Panopticons and Reality Television | Part II

Michel Foucault´s reflections on Jeremy Bentham´s Panopticon

By Rodrigo Toledo, on 13th Sep, 2013 19:15



Behind this mutation of the Panopticon there are two issues worth understanding: the physical modification on the architecture that embodies it and the change of use given to this model of control. The first is related to typological and technological developments, applied on architecture, that translated a modern obsession with light(ness)…an obsession with seeing, with transparency materializing a sense of honesty. A modern building is – or wants to be – an honest building. On the other hand, the Panopticon is no longer used for confinement; its architectural essence is used for government headquarters, office buildings and even private houses. Everyone is an inmate and everyone is a supervisor at the same time, modern society is a self-disciplinary society. The reduction of the mass makes possible the expansion of the use repertoire, the Panopticon then grows by getting rid of its body, by dematerializing itself.

Today we have cities under the constant gaze of video cameras; people are watched and recorded in metro stations, shopping malls, and in the streets. Video recordings are often used as evidence for adjudging responsibility of crimes committed. The presence of these cameras is almost unperceived, they are the city´s ever watching eyes. There are rooms with walls made of screens in which anonymous supervisors watch over citizens, zooming in and out and panning through every square centimeter of the city. However, these surveillance rooms are but a part of the structure that constructs this media Panopticon; their location is no longer relevant to the system like in Bentham´s layout...the cameras are the devices arranging the vigilant gaze. Architecture has been replaced by image. In La Société du Spectacle (The Society of the Spectacle), Guy Debord writes about how social interaction has been replaced by mere representation. It has become undeniable that our everyday lives are conditioned by the consumption of images in television, in movie theaters, computer screens and publicity banners. Behind this image-based machinery underlies a capitalist project that turns us all from citizens to spectators and consumers. Images are used today for conditioning mass behavior as well as constructing a collective sense of reality. In contemporary society, more than ever, image is power.

Today´s Panopticons are not buildings; they are information systems in which the gaze is no longer arranged by an architectural device but by a media apparatus that generates and manages pure image…pure power. This allows surveillance to reach farther, to move faster and even become a form of entertainment. Reality TV could be understood as a product derived from an aesthetic dimension of the Panopticon. An analogy can be drawn between this form of voluntary televised self-exposure and the one instituted during the plague; now instead of townspeople informing an officer about their current health state we have participants confessing their private emotions on camera and a society of spectators judging while being entertained. However, a substantial difference must be highlighted: control is not only being applied on the participants of the reality show…it is being imposed on the spectators at home as well. Reality is now reality TV, we are made to believe that the truth about life and about the world is as seen on television, somehow a simulation of life has substituted life itself.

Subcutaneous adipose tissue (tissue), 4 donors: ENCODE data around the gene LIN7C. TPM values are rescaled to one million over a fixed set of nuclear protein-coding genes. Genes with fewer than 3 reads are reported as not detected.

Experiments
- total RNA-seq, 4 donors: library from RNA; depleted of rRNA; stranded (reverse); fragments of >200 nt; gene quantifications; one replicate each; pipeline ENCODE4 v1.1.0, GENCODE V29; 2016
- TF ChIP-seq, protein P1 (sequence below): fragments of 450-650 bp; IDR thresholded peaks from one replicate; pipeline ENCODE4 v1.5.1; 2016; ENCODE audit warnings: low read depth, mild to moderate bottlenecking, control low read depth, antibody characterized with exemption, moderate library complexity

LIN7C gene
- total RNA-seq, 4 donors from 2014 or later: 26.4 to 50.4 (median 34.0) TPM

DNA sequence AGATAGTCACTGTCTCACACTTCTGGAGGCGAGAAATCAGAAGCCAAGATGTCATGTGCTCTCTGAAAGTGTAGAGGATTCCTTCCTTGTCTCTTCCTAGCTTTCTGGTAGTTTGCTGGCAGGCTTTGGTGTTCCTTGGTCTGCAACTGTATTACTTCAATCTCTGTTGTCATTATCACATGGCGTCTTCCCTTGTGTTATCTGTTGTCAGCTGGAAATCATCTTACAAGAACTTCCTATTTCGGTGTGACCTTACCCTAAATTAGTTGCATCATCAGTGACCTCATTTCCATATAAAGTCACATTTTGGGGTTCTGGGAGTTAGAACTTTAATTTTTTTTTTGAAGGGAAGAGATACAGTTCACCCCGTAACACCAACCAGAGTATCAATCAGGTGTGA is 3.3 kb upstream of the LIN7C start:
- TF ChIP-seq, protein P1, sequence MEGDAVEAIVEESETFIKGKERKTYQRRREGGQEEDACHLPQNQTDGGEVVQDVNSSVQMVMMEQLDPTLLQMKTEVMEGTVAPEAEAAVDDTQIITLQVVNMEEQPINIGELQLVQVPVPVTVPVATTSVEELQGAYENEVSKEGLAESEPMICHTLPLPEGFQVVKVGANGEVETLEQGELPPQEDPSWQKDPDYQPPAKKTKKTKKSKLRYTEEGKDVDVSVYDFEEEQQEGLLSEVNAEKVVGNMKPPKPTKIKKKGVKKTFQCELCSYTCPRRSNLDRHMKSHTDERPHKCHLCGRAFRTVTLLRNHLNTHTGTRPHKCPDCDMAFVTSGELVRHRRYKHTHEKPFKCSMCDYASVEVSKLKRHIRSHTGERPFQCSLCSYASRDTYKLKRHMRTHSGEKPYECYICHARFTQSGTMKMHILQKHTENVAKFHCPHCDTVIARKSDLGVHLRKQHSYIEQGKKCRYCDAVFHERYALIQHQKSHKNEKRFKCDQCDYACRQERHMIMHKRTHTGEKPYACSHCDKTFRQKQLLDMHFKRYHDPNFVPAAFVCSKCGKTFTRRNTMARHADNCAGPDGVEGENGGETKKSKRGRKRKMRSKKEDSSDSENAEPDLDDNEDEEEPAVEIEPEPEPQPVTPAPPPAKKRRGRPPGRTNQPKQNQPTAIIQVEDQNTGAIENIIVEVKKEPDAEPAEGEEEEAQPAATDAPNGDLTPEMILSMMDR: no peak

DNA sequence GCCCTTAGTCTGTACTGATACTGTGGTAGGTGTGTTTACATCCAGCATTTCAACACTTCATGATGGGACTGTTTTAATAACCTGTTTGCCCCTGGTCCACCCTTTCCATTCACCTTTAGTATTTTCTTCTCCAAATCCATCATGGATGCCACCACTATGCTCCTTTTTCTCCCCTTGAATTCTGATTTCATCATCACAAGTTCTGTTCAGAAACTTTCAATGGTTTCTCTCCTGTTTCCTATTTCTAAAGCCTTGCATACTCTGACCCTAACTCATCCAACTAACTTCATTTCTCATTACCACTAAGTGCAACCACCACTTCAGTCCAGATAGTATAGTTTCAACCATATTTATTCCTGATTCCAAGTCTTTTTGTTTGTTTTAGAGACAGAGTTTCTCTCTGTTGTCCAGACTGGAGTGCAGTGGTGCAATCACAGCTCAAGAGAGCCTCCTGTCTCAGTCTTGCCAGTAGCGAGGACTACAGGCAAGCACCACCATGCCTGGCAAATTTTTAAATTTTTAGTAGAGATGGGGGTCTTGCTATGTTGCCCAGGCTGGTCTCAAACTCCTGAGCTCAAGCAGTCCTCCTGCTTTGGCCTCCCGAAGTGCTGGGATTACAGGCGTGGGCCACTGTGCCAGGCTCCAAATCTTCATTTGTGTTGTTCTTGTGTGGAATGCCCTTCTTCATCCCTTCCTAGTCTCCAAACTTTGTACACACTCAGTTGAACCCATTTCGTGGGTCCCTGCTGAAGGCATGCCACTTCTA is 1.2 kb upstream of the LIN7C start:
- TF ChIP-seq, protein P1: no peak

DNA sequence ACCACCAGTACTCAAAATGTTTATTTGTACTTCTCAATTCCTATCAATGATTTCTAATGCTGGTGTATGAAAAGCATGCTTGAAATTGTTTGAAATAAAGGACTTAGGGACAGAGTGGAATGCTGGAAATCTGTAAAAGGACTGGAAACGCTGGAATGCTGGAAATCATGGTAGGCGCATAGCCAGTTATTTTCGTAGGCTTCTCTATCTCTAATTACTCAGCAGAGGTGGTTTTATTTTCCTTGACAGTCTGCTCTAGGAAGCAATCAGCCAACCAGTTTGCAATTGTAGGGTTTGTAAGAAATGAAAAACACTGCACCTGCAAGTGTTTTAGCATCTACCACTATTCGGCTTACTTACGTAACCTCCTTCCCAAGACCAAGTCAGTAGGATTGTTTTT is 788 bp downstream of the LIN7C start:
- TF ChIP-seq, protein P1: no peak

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Australian cast of Big Brother Season 7


The evolution of the Panopticon as a model of power and control has been a process in which it has been transformed from a specific architectural construction to a complex political and technological system that perpetuates power by using image alone. From bricks to pixels. This immaterial condition is what allows discipline, surveillance and supervision to become a part of every aspect in human life today. From the dark dungeon to the self-exposing control system used during the plague in the seventeenth century. From Bentham´s design operating as a collection of specimens separated and constantly watched by an unseen guard to modern transparent buildings with glass facades unable to hide any form of bad behavior. From cities under the never sleeping eye of video surveillance to Big Brother TV shows in which people are “spied on” and voyeurism is turned into a form of entertainment designed to control consumers. The once robust body of control has become lighter; it has been perforated, undressed, dematerialized and mass produced…distributed to every corner of the city and every living room in a house. Architecture is no longer the embodiment of the Panopticon because the Panopticon is no longer corporeal. Today, the Panopticon is a ghost.